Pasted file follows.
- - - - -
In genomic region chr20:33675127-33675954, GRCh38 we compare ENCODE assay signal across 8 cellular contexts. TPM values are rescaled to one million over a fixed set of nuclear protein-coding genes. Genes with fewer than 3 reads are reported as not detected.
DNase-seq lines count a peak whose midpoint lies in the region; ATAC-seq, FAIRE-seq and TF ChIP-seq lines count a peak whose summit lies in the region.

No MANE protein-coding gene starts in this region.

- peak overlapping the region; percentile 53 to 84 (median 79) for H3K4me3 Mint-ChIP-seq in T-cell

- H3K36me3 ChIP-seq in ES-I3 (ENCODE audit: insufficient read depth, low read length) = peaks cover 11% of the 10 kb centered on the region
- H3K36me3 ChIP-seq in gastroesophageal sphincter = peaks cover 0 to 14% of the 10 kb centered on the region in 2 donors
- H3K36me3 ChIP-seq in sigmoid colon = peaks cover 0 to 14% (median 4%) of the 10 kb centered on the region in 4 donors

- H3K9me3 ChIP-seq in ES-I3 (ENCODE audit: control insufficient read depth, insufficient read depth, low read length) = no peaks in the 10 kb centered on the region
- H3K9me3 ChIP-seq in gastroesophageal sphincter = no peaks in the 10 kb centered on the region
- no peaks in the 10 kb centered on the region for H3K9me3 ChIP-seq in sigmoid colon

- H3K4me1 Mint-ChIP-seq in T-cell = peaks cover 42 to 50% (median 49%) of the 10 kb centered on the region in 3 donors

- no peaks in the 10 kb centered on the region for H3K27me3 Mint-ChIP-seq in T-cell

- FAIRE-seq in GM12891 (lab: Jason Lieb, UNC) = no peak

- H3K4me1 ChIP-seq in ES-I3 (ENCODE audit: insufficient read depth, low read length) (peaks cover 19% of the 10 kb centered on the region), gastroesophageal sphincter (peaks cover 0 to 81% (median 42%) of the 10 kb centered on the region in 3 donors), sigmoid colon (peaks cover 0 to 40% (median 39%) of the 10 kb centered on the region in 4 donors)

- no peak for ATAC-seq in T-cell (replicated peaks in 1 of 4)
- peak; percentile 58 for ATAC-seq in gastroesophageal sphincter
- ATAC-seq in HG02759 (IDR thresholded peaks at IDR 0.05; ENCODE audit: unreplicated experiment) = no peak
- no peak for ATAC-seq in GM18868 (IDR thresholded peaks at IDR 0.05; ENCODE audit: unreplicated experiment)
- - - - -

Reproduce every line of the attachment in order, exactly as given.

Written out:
In genomic region chr20:33675127-33675954, GRCh38 we compare ENCODE assay signal across 8 cellular contexts. TPM values are rescaled to one million over a fixed set of nuclear protein-coding genes. Genes with fewer than 3 reads are reported as not detected.
DNase-seq lines count a peak whose midpoint lies in the region; ATAC-seq, FAIRE-seq and TF ChIP-seq lines count a peak whose summit lies in the region.

No MANE protein-coding gene starts in this region.

- peak overlapping the region; percentile 53 to 84 (median 79) for H3K4me3 Mint-ChIP-seq in T-cell

- H3K36me3 ChIP-seq in ES-I3 (ENCODE audit: insufficient read depth, low read length) = peaks cover 11% of the 10 kb centered on the region
- H3K36me3 ChIP-seq in gastroesophageal sphincter = peaks cover 0 to 14% of the 10 kb centered on the region in 2 donors
- H3K36me3 ChIP-seq in sigmoid colon = peaks cover 0 to 14% (median 4%) of the 10 kb centered on the region in 4 donors

- H3K9me3 ChIP-seq in ES-I3 (ENCODE audit: control insufficient read depth, insufficient read depth, low read length) = no peaks in the 10 kb centered on the region
- H3K9me3 ChIP-seq in gastroesophageal sphincter = no peaks in the 10 kb centered on the region
- no peaks in the 10 kb centered on the region for H3K9me3 ChIP-seq in sigmoid colon

- H3K4me1 Mint-ChIP-seq in T-cell = peaks cover 42 to 50% (median 49%) of the 10 kb centered on the region in 3 donors

- no peaks in the 10 kb centered on the region for H3K27me3 Mint-ChIP-seq in T-cell

- FAIRE-seq in GM12891 (lab: Jason Lieb, UNC) = no peak

- H3K4me1 ChIP-seq in ES-I3 (ENCODE audit: insufficient read depth, low read length) (peaks cover 19% of the 10 kb centered on the region), gastroesophageal sphincter (peaks cover 0 to 81% (median 42%) of the 10 kb centered on the region in 3 donors), sigmoid colon (peaks cover 0 to 40% (median 39%) of the 10 kb centered on the region in 4 donors)

- no peak for ATAC-seq in T-cell (replicated peaks in 1 of 4)
- peak; percentile 58 for ATAC-seq in gastroesophageal sphincter
- ATAC-seq in HG02759 (IDR thresholded peaks at IDR 0.05; ENCODE audit: unreplicated experiment) = no peak
- no peak for ATAC-seq in GM18868 (IDR thresholded peaks at IDR 0.05; ENCODE audit: unreplicated experiment)